Under the assumption above, we define that the total amount at the end of the time horizon is . The main objective function is to maximize the expected total amount concerned with the given risk measure. Hence the objective function in general form can be described as follows:where is the risk measure of execution under the risk aversion parameter and is the unaffected price increment in (1). We compute the risk measure associated with at each time point. In next section, we first consider the optimization problem under risk neutral and then take the execution risk into the optimization.
3. Optimal Solution of Problems
In this section, the optimizations under two conditions will be described in detail.
3.1. Optimal Execution Strategy under Risk Neutral
We first maximize the expected total amount at the end of the time horizon and our optimization problem can be described as follows:which aims to find an execution strategy to maximize the expected total amount. The trading strategy needs to completely sell total shares at time . Then we get a typical optimal control problem, and we can solve (5) by the discrete stochastic dynamic programming method and the closedform solution can be expressed as follows:where , , is the optimal execution strategy, is the optimalvalue function and is the number of holding shares for . The corresponding proof is provided in Appendix A.
When , the optimal execution strategy turns toand the optimalvalue function isSubstituting the initial conditional into (8) yields optimal execution strategy size . By the recursive law, we can getwhich shows that total shares are sold at a constant rate over the time horizon . The optimal execution strategy is called TWAP (Time Weighted Average Price) or Naïve strategy, and the remainder shares are . Under the linear impact function, the TWAP strategy has the least price impact during transaction.
When , in contrast to the TWAP strategy, the optimal execution strategy (6) depends on the price impact and expected jump size per unit time. While the TWAP strategy never buys for sell execution, the optimal execution strategy may include buying in some periods, and this is also provided in literature [3]. For , the decrease speed of the holding shares is smaller than TWAP strategy at the beginning of the trade, and the rate is larger than the TWAP strategy near the expiration. For , the optimal execution strategy reduces to the TWAP strategy. For , the decrease speed of the holding shares is larger than TWAP strategy at the beginning of the trade and the rate is smaller than the TWAP strategy near the expiration.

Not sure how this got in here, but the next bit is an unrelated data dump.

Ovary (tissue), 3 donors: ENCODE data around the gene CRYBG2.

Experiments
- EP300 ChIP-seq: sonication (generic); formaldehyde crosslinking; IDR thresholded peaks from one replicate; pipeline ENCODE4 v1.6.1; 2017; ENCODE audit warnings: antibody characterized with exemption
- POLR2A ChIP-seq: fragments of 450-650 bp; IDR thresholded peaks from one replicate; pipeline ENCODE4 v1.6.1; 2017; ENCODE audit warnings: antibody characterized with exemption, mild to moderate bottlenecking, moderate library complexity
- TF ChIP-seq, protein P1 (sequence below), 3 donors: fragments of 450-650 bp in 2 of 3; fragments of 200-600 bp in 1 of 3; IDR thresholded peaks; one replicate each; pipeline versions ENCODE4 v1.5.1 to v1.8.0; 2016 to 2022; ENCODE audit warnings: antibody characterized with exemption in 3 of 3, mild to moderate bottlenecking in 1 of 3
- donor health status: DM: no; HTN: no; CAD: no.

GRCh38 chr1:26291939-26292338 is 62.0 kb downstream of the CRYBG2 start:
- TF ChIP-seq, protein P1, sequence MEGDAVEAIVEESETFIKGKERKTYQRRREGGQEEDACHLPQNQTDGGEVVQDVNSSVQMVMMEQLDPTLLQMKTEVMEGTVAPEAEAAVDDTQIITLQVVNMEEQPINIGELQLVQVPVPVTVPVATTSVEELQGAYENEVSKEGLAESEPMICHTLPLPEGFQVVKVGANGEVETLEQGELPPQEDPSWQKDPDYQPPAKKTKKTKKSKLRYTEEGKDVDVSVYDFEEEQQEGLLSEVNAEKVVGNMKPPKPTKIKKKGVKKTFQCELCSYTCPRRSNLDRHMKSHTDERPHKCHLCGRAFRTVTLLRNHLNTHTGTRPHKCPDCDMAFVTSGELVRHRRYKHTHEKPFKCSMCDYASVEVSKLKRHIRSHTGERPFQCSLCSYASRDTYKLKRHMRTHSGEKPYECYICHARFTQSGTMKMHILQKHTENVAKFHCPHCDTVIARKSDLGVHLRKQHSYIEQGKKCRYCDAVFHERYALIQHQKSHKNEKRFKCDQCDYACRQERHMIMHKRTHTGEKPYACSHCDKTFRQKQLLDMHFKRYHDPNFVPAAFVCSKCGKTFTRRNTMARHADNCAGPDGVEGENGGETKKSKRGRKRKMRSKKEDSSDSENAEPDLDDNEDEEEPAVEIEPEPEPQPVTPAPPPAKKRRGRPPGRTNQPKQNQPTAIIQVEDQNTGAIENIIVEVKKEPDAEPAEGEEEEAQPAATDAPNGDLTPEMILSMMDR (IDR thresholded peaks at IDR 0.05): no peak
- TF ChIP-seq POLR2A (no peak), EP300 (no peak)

3.2. Optimal Execution Strategy under MeanVaR
Apart from the expected execution amount, a riskaverse investor also needs to consider the execution risk. He will take a tradeoff between price impact and risk. That is to say, investors always want to pursue a strategy that maximizes the expected execution amount under a given risk preference. Therefore, we add a risk measure into the objective function and the optimized objective function becomeswhere is the risk exposure of our holding shares at confidence level . Under the assumption of Jump Diffusion process, , and is the cumulative distribution function of unaffected price increment in (1), which can be expressed asHere is a Gaussian Mixture Model (GMM). A proof for (12) is given in Appendix B. Next, the closedform solution of problem (11) iswhere , , is the optimal execution strategy, is the optimalvalue function, and is the number of holding shares for . We provide a corresponding proof in Appendix C.
When , the unaffected price process obeys the ABM, and the optimal execution strategy is where is the increment of Brownian motion. The optimalvalue function isThe optimal execution strategy depends on the price impact and the risk exposure of our holding shares. The decrease speed of the holding shares is larger than TWAP strategy at the beginning of the trade, and the rate is smaller than the TWAP strategy near the expiration.